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AirPort - OS X, no base station - Mac Networking

Hi everyone, I'm thinking about adding to my home network. Currently, it is a D-Link DI-704P router that is wired to a bunch of different machines all around my house. I have a PowerBook G3 (Lombard/Bronze Keyboard) that I'd like to make wireless. It doesn't have an AirPort card, but I can buy a third-party 802.11b card and use a third-party driver (I read that the AirPort 3.1 software supports many third-party 802.11g cards, is that true for 11b cards too?). I've found compatible cards in the $25 range on eBay. The DI-704P router is not a WAP, but I ...

  1. #1

    Default AirPort - OS X, no base station

    Hi everyone,

    I'm thinking about adding to my home network. Currently, it is a D-Link
    DI-704P router that is wired to a bunch of different machines all around
    my house.

    I have a PowerBook G3 (Lombard/Bronze Keyboard) that I'd like to make
    wireless. It doesn't have an AirPort card, but I can buy a third-party
    802.11b card and use a third-party driver (I read that the AirPort 3.1
    software supports many third-party 802.11g cards, is that true for 11b
    cards too?). I've found compatible cards in the $25 range on eBay.

    The DI-704P router is not a WAP, but I have an iMac that is AirPort
    ready hooked up to the router through ethernet. My router is
    192.168.0.1, and it assigns 192.168.0.* addresses to all the computers
    hooked up to it.

    10.2 includes Internet Sharing. If I turn this on, can I get my iMac to
    act as a base station? Will it go into the mode that acts like a base
    station (can't remember the name for this one) rather than
    computer-to-computer (ad-hoc)? The third party driver I'm looking at
    doesn't support ad-hoc mode.

    If this all works, the AirPort network would probably have 10.0.0.x
    addresses, with the iMac being 10.0.0.1. Will the PowerBook be able to
    access the internet okay, even through two NATs? It'd be going through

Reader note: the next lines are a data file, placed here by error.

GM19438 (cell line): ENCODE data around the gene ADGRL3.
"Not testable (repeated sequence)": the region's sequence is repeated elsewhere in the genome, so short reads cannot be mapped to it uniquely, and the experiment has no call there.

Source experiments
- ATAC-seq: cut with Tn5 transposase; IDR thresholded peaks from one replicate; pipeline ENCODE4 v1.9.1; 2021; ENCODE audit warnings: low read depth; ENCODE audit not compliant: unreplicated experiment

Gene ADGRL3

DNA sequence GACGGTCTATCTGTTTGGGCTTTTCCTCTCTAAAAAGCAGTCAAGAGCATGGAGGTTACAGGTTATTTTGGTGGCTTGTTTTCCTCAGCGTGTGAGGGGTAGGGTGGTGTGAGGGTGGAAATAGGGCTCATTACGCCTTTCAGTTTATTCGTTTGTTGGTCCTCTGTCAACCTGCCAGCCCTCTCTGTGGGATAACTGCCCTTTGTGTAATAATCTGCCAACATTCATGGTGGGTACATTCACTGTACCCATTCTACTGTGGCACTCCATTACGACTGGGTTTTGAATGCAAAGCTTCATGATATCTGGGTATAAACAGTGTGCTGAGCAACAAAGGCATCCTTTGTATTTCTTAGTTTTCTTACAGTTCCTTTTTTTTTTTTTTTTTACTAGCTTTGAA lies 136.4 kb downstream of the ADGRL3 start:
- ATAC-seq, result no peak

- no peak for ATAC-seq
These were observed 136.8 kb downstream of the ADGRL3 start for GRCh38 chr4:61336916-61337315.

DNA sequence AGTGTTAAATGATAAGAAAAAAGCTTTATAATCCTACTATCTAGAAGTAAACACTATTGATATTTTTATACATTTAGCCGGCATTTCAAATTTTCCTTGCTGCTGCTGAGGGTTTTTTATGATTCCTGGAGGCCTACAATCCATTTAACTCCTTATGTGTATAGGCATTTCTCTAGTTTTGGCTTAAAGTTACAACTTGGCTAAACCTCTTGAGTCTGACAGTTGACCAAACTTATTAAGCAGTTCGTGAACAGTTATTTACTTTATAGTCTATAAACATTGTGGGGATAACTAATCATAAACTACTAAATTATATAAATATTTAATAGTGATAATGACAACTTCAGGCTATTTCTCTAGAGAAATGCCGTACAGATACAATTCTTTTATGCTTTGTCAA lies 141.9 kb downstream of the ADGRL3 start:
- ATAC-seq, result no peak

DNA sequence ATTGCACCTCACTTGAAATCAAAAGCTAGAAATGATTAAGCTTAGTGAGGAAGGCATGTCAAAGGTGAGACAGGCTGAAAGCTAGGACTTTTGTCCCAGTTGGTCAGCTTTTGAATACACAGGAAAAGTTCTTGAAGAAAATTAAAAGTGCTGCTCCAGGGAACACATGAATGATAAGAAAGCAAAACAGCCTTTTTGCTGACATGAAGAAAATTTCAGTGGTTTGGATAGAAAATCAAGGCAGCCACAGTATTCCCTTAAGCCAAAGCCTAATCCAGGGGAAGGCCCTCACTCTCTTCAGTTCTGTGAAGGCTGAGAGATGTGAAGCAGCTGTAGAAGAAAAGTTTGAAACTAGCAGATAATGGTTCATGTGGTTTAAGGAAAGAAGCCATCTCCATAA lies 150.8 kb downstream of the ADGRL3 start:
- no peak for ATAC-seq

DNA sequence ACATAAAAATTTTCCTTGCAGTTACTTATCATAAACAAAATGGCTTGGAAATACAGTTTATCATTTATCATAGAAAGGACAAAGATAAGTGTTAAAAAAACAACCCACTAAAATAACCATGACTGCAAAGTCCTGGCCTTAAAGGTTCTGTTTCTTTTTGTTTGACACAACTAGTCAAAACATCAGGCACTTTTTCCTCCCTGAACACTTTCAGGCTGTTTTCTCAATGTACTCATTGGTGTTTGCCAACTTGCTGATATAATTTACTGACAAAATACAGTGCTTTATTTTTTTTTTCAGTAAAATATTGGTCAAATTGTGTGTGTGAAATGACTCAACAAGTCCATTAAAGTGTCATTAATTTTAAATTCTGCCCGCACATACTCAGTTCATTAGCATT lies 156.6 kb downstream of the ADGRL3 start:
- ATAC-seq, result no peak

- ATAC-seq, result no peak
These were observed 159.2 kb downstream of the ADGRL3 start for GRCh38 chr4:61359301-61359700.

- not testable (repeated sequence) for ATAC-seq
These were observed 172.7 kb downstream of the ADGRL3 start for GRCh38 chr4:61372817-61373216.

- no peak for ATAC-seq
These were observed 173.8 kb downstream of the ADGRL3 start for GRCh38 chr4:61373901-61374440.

my iMac's internet sharing first, and then through my DI-704P router.

    Thanks for any ideas! I'm totally new to this AirPort thing and I'm
    trying to avoid having to replace my router with one that is wired,
    because I'm really happy with the router I currently have.

    By the way, totally off topic, but I was packet sniffing today, and I
    noticed that iChat AV supports UPnP! That means it can tell a compatible
    device like a router (the DI-704P with firmware 2.70 or later supports
    UPnP) to automatically do inbound port mapping. I think that's what
    Apple is referring to when they say that iChat can automatically
    configure itself to work through NAT. Sorry for this totally off-topic
    paragraph in my post, but thinking about NAT reminded me of this. :)

    Doug

    --
    Doug Brown - La Grande, OR
    Idiot's Guide to Mac Cases - [url]http://www.ircandy.com/maccases/[/url]
    If you want to reply by email, remove "pleasenospam." and ".invalid"
    Doug Brown Guest

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    Default Re: AirPort - OS X, no base station

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  3. #3

    Default Re: AirPort - OS X, no base station

    In article <harris-6C88C2.21270129062003juggl7.zk3.dec.com>,
    Bob Harris <harriszk3.dec.com> wrote:
    > In theory, you should be able to change the default IP address and
    > subnet mask for either the D-Link or for the Apple Airport "Software"
    > base station so that they are both the same subnet. I've got a D-Link
    > DI-704 and I've changed its IP address to be 10.0.1.201.
    >
    > The one thing you should check in the Internet Sharing on the Mac OS X
    > system is that it sees your D-Link as the router and that it lists the
    > same DNS (Dynamic Name Server) IP addresses the D-Link says it is using
    > from your ISP.
    >
    > So if the D-Link, your Internet Sharing, all your household systems are
    > on the same subnet, and are all using the same router (which should be
    > the D-Link) and they are all using the same DNS IP addresses, then
    > everything should work (famous last words :-)
    Thanks for the reply Bob!

    Interesting! I thought NAT had to work between two subnets though.